Naturally, vape equipment users would be wise to gain more support by vaping responsibly in public places.

E-cigarettes – the risks to under 18’s

With thousands of eye-catching Internet images of cloud chasers blowing enormous vapour plumes, vaping is often seen as a cool activity by kids and teens. Due to the addictive properties of the nicotine added to vaping e-liquid, it’s illegal to sell vaping products to under 18’s in the UK. Advertising is also strictly controlled.

This all makes perfect sense, but point 3 of the PHE guidelines reminds policy makers that e-cigarettes help adult tobacco smokers to quit. In turn, kids are exposed to less second hand tobacco smoke. It also means that kids and young teens will have fewer tobacco smoking role-models.

Health experts at PHE recommend that employers and policy makers try to strike a balance between children’s health protection and helping adults to “stay smokefree”.

Vapers can certainly help by avoiding vaping where there are children and impressionable teens.

Employers – help your workers to go smokefree

“Support smokers to stop smoking and stay smokefree”

That’s the advice from PHE in guidance point No. 4. Official statistics from the UK Office for National Statistics (ONS) showed that Great Britain had around 2.2 million e-cigarette users early in 2016. Incredibly, that’s about 4% of the total population!

In this bullet point, PHE asks employers to consider making it easier to vape at work. On a practical level, this could mean not forcing vaping employees to share a communal smoking space with cigarette smokers.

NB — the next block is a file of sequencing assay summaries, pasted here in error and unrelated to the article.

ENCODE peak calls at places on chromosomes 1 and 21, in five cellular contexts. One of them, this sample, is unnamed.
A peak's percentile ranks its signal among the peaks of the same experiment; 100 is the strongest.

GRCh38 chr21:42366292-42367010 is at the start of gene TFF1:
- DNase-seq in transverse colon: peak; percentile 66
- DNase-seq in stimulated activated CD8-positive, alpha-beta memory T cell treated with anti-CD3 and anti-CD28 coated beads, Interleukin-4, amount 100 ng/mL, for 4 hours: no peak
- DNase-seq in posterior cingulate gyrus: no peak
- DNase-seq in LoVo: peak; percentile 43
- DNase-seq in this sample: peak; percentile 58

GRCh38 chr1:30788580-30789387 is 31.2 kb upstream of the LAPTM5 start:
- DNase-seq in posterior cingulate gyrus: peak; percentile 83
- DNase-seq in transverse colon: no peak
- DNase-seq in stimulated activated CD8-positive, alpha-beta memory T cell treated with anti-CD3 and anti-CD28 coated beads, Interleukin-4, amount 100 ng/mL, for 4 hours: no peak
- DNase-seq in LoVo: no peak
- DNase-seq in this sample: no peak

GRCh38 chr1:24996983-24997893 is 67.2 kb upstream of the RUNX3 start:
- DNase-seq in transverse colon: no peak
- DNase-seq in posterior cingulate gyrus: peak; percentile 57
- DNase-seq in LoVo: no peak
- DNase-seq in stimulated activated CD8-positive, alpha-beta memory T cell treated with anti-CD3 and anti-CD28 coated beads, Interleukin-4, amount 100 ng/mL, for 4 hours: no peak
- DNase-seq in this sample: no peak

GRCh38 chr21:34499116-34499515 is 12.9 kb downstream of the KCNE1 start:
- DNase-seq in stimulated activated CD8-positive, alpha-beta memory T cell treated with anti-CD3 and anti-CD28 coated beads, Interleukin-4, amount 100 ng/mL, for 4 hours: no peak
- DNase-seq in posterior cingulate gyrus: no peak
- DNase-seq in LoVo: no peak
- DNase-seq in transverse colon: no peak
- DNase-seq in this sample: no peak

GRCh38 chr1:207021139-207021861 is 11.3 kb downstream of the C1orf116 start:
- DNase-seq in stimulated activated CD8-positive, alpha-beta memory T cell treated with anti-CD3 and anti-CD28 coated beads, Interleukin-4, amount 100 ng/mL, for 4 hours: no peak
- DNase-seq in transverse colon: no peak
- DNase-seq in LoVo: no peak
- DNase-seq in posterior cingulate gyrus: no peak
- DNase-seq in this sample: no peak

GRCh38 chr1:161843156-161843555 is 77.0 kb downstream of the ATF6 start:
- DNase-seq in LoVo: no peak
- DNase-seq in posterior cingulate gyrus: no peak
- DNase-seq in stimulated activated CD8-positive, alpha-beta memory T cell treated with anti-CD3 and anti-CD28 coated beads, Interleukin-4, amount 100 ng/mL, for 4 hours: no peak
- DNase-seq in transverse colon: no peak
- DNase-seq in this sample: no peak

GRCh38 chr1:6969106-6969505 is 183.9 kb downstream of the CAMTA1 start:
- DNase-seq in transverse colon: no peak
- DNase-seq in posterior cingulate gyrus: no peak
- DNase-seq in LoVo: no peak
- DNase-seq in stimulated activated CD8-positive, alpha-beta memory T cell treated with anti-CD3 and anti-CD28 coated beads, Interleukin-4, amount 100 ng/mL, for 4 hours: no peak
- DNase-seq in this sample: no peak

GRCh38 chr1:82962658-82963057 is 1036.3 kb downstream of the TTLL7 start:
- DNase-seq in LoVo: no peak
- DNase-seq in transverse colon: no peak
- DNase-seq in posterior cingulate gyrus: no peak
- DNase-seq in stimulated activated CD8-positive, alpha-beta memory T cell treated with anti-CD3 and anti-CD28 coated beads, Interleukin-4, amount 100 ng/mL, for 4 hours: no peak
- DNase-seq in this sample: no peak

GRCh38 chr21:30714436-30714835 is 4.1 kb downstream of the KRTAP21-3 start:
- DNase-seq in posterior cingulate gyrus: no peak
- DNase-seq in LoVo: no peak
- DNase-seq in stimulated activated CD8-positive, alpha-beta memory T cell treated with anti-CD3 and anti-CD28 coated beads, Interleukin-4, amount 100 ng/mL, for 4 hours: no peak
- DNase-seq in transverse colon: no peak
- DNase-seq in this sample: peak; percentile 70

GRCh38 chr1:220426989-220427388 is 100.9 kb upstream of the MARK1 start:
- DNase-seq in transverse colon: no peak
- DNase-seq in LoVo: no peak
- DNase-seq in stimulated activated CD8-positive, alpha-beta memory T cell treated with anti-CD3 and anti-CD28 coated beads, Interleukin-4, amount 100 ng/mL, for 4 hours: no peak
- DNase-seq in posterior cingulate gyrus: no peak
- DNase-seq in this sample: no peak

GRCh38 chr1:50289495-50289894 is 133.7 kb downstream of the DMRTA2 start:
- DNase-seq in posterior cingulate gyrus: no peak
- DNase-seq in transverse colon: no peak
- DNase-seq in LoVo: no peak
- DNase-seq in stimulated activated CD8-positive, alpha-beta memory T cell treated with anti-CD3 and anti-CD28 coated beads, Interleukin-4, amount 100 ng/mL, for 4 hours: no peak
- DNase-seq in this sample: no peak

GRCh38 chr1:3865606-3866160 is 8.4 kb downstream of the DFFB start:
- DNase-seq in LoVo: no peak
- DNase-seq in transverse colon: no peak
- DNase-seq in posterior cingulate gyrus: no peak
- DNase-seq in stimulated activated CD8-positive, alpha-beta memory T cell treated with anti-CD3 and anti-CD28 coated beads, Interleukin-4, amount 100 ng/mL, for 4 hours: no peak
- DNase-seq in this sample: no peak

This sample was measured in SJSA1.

Many vapers would appreciate not being exposed to the cancer-causing smoke that they were trying to give up!

Keep the peace with clear vaping and smokefree policies

For many non-vapers the differences between smoking and vaping remain unclear. With the final bullet point in their vaping guidance, PHE urge employers and policy makers to comply with the tobacco related ‘smokefree’ law. As this law doesn’t apply to vaping, it’s very important that each organisation develops its own specific vaping policy and rules.

As well as laying down and enforcing the rules, it’s also essential that the rules are clearly understood by vapers and cigarette smokers in each organisation.

Vapers and smokers will all benefit from knowing exactly if, when and where they are allowed to vape or smoke around their workplace. A more relaxed attitude to vaping may even encourage more cigarette smokers to switch to a smokefree alternative.

Help, advice and information

Learn more about vaping devices and the effects of nicotine from other blog posts in our own GoSmokeFree blog pages

If you are a cigarette smoker wishing to use a basic e-cigarette as an aid to quit smoking, just click this link to our range of simple, low-cost e-cigarette starter kits.

Public Health England have bundled their research, report and advice documents on a single web page here. These clear, simple guidelines should help to make it easier to draft an effective vaping policy for your own organisation.